Monday, November 19, 2012

Elephants everywhere!

Until recently, I didn't realize how you can see elephants everywhere in India. In fact, they are so much a part of art and architecture and religion that you almost stop noticing them. But once you stop to take a look, you find that they're all around you!

At the President's house in Delhi, elephants guard the gate:

In the Mughal gardens, an elephant makes for a pretty topiary.

In Udaipur gaily caparisoned elephants welcome you as you go boating in the lake:

In Ranakpur, there is a magnificent marble elephant:

The Elephant God is everywhere, of course. Anointed with vermillion, garlanded with flowers, India's favourite Ganesha guards all thresholds and offers auspicious beginnings to all ventures.

Whether you go east, west, south or north, the elephant is everywhere in India. I started looking for historical traces of India's relationship with the elephant, and found out that it goes back a long, long time. 

The first place I looked at was Bhimbetka. These prehistoric cave paintings are among the earliest evidences of human art in India, starting from nearly 12,000 years ago. Sure enough, I found elephants carved into the walls of the rock shelters at Bhimbetka. This carving on one of the walls shows a human together with an elephant, indicating interactions with the animal. A hunting scene perhaps? 
See the rest of the paintings here:
And there is a wonderful travelogue with photos here:
Other later carvings from the same Bhimbetka area show humans riding elephants into battle. After Bhimbetka, I looked at the ancient Indus Valley Civilization (there was a recent news item that this civilization is now thought now to date from 7380 BC onwards). I found this really adorable terracotta elephant  figurine. 
Tiny figurine, 4.8 cm height, 5.4 cm width, 4.6 cm breadth
Currently at the Harappa site museum, Pakistan
This steatite (soapstone) seal from the Indus Valley civilization has a rope or cloth draped on the elephant's back, indicating domestication:
From the 3rd century BC onwards, we have an unbroken legacy of elephants in art and architecture. They are too numerous to list, but among the earliest is this one below from Dhauli (Bhubaneswar, Orissa). 

This is where at the end of the Kalinga massacre (261 BC), the Emperor Ashoka renounced war and carved an Edict instructing his governors to rule wisely. After reading the Edict, this has now become my favourite elephant statue in India :) :)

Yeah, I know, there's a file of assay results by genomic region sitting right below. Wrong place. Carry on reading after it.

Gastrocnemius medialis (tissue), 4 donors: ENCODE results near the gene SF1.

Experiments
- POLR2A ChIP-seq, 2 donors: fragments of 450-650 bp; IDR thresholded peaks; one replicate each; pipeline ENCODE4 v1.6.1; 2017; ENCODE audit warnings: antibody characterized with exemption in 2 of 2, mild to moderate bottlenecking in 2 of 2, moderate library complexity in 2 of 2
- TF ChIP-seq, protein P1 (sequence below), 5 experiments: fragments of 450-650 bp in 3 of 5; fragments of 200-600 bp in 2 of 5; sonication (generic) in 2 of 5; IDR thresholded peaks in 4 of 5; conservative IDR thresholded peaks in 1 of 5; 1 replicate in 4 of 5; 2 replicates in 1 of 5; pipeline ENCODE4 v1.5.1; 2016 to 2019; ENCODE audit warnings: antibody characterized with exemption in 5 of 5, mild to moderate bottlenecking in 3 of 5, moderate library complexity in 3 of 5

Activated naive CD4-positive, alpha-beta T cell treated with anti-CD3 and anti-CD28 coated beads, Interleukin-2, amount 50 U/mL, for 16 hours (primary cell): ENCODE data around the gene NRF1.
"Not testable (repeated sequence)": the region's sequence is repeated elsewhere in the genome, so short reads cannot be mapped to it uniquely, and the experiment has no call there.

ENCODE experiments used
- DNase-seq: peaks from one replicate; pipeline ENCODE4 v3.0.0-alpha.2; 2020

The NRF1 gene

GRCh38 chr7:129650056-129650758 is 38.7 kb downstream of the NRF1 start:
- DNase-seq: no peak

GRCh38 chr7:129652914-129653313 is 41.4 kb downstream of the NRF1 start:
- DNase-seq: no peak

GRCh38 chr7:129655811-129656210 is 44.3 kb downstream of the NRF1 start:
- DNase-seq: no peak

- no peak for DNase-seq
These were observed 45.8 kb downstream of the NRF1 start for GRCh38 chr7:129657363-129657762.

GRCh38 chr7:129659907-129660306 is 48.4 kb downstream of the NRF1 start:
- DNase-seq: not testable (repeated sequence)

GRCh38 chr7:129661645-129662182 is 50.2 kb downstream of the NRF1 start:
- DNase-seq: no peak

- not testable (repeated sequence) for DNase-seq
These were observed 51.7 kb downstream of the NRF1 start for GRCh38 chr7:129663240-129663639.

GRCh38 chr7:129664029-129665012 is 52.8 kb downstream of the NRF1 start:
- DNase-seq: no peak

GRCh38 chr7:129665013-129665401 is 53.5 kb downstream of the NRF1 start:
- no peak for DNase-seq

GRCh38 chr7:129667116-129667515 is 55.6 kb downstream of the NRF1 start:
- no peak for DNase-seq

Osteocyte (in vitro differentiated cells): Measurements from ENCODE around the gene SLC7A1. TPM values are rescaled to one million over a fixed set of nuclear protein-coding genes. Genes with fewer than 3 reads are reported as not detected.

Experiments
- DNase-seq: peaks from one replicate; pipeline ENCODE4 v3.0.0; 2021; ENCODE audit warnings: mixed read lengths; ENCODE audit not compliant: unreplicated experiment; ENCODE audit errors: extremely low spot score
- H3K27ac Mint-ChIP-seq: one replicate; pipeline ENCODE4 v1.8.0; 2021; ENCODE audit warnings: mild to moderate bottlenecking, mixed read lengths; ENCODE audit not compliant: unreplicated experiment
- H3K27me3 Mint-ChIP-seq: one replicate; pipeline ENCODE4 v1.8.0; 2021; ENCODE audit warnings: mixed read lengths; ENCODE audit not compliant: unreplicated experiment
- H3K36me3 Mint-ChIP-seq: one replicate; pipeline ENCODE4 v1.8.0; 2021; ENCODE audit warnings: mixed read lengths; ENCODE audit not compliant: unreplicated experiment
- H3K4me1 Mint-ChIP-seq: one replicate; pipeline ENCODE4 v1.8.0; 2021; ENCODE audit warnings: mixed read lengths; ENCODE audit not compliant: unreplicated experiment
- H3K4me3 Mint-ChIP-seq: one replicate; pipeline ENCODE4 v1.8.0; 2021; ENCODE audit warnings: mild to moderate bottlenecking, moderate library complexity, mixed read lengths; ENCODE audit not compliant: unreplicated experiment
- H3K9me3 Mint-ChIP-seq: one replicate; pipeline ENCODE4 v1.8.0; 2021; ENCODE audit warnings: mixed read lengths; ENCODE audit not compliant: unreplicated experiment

Elephant carving at Dhauli, 3rd century BC.
On the north face of this rock Emperor Ashoka says:
"All men are my children. What I desire for my own children,
and I desire their welfare and happiness both in
this world and the next, that I desire for all men.

May our politicians learn a few things from Ashoka!! 

Sunday, November 4, 2012

Delhi's Bengal connection

Everyone in Delhi knows that if you want to look for the city's Bengalis, you should head to the fish market at Chittaranjan Park. Bhattacharyas, Basus, Dasguptas, and Sens - they can all be found looking for the freshwater fish that are so dear to the Bengali heart. 
The 2011 Census figures place Delhi's Bengali-speaking population at 208,000. Although most of these have arrived in Delhi in the last 200 years, the city's connection with Bengal is actually very old. To look for its origins, we must turn to ancient history, to the Grand Trunk Road that connects eastern and western India.

Known as "Uttara-patha" or the Northern Road, this highway has existed from the time of the Mauryan Empire (322 BC to 185 BC). At the time, it extended from Tamluk, a port on the mouth of the Ganges in Bengal to Taxila (now in Pakistan) on the West. Trade flowed along this road, across this broad swathe of India, bringing the people of Bengal into contact with ideas and goods from far and wide.

In the 15th Century, the Afghan Sher Shah Suri, who ruled from Delhi, widened and repaired the Grand Trunk road, and it became the key to administering the Suri empire. In the map below you can see the area that the Sur dynasty ruled, and how the Grand Trunk Road must have helped them manage their dominions. When the Mughals defeated Sher Shah, they inherited this road. They also maintained it, by building inns (serais), stationing garrisons, and setting up milestones (kos minars).